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Save Our Species: The Intersection of Species Management and NEPA

Tuesday, August 25
12:30–1:10 PM PT
 | 3:30–4:10 PM ET

About the Session

Talk of species conservation brings romantic visions of bison roaming the western prairies and bald eagles soaring. However, the actions related to species management can constitute a federal action that needs to be analyzed under NEPA. So before that vision is realized, there is a planning team working hard to turn a reintroduction vision into reality. This session will look at three recent introduction or management efforts from federal land management agencies and highlight the unique aspects of a NEPA process for species management, as well as some of the challenges encountered:-Redwoods Condor Reintroduction Plan/EA – Some proposals for species reintroduction meet resistance from local businesses that may experience financial losses because of ESA compliance. This effort brought all stakeholders to the table prior to the start of the NEPA and continued through the planning process. The USFWS 10(j) rule allowed for reintroduction of condors as threatened, rather than endangered, and lessened the impact to stakeholders. -Nonnative Mountain Goat Management Plan / EIS – Species management isn’t always just restoring populations. Sometimes species management includes reducing populations in areas where they aren’t native, like the mountain goats brought to the Olympic Peninsula by hunters in the 1940s. Under the EIS, the NPS looked at multiple management actions, ultimately selecting an alternative that relocated as many goats as possible to the North Cascades, where they are native, and lethally removing they were unable to capture. Relocation efforts began in 2018.-Environmental Impact Statement to Address the Presence of Wolves at Isle Royale– This planning effort highlights the importance of public scoping. During the initial phase of public scoping, the issue was considered from larger ecosystem management perspective including management of moose. However, after scoping the issue was further narrowed to the question of whether to bring wolves into the park. However, the issue of an island ecosystem remained central to the planning process, including Island Ecosystem as an impact topic, streamlining the EIS. Wolf reintroduction began in 2018.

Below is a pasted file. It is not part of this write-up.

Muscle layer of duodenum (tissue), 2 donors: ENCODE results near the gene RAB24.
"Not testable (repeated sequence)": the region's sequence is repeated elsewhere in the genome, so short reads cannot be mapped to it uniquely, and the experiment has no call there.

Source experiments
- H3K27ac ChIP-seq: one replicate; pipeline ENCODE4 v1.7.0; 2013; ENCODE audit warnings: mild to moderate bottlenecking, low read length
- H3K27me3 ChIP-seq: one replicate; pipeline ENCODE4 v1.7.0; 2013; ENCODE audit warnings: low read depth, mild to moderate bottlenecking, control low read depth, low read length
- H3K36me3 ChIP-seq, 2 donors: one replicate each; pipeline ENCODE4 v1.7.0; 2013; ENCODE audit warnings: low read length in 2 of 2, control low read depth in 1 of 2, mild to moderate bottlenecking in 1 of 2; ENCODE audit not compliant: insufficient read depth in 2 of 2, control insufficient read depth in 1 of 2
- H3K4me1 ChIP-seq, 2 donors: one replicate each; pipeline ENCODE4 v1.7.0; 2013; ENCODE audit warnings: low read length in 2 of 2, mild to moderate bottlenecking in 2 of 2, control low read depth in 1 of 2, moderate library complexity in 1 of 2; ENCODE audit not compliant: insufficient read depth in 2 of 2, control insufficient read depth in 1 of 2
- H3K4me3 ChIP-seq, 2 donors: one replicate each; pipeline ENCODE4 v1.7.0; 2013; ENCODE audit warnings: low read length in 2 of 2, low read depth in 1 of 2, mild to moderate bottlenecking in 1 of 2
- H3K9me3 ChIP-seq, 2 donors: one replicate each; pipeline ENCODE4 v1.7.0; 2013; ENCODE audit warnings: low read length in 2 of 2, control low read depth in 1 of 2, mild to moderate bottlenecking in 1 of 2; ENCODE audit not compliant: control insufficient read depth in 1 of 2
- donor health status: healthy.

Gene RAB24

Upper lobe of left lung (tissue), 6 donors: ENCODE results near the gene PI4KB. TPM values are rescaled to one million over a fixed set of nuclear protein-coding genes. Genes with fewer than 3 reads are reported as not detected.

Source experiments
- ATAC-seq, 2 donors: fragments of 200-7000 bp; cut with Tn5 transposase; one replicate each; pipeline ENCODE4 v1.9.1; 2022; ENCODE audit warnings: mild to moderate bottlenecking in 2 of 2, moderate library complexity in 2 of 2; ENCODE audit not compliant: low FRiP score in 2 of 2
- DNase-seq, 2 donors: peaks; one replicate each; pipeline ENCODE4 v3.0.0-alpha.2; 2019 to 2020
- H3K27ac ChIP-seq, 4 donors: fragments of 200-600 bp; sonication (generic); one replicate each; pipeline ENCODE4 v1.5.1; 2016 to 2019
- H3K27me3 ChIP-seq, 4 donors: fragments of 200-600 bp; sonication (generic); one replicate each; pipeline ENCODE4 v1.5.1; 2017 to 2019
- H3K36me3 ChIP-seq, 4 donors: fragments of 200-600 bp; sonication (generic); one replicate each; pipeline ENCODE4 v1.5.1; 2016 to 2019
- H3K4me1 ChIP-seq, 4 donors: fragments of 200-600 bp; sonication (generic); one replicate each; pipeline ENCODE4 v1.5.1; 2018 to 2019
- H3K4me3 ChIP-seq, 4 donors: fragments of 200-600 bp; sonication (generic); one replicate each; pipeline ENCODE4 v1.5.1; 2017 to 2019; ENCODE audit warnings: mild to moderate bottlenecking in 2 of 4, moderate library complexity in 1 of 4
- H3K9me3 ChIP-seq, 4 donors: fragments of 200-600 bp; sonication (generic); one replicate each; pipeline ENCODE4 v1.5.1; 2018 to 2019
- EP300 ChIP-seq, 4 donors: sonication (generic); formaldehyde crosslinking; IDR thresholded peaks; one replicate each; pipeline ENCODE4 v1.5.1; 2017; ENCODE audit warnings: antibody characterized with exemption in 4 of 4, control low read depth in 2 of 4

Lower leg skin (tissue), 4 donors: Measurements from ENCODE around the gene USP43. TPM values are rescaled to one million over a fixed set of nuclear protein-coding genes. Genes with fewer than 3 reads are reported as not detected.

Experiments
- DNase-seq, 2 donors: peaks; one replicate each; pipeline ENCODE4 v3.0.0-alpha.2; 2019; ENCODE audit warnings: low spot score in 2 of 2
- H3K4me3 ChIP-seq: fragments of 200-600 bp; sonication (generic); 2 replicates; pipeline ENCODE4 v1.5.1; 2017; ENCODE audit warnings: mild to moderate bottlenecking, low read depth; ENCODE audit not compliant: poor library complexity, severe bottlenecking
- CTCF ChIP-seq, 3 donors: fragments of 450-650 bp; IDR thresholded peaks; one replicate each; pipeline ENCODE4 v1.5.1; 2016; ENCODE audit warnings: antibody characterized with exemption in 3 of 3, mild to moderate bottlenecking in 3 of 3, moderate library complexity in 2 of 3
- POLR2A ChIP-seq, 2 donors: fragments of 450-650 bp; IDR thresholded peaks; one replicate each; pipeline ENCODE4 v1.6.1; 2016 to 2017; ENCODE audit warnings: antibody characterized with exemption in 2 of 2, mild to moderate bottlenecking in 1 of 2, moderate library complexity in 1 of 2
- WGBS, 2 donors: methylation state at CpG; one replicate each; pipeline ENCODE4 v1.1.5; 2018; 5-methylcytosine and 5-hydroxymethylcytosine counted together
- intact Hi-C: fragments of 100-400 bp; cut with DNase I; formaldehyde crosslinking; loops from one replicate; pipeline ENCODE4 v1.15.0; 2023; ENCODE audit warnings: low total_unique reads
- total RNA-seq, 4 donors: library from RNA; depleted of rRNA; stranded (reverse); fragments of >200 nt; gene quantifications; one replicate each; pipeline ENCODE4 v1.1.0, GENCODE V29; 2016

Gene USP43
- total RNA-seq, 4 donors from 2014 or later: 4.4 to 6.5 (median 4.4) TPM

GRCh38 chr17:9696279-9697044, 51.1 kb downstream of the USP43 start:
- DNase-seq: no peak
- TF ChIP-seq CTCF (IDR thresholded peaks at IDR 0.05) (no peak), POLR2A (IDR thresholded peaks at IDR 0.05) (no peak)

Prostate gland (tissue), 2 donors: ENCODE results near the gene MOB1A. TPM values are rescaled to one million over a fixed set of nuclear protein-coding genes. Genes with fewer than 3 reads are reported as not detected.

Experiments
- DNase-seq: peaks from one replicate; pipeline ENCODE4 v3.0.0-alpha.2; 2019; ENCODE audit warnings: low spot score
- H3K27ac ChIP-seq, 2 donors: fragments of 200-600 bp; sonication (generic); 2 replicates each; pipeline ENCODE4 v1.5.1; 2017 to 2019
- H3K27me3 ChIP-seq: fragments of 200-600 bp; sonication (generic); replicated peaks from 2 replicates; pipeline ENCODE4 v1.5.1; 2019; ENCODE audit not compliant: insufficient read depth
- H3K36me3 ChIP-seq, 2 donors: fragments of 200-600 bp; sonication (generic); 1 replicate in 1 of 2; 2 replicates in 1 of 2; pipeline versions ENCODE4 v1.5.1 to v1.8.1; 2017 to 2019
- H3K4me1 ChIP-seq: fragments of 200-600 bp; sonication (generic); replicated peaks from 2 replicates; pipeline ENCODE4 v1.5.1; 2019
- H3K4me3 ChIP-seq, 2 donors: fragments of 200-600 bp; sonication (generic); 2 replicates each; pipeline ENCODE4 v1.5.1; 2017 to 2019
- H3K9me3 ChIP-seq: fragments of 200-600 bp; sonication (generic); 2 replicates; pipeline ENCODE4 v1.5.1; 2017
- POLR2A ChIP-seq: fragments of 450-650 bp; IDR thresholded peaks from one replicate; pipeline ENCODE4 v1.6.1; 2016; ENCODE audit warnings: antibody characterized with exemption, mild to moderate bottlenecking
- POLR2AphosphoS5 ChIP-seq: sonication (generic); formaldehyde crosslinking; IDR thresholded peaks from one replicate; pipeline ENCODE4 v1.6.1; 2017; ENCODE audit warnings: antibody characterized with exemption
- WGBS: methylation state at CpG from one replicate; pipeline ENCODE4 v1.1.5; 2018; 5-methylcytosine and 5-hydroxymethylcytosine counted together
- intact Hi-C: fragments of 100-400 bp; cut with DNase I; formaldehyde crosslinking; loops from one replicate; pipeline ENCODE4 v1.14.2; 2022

• NEPA

About the Speaker


Rudi Byron

More information coming soon!

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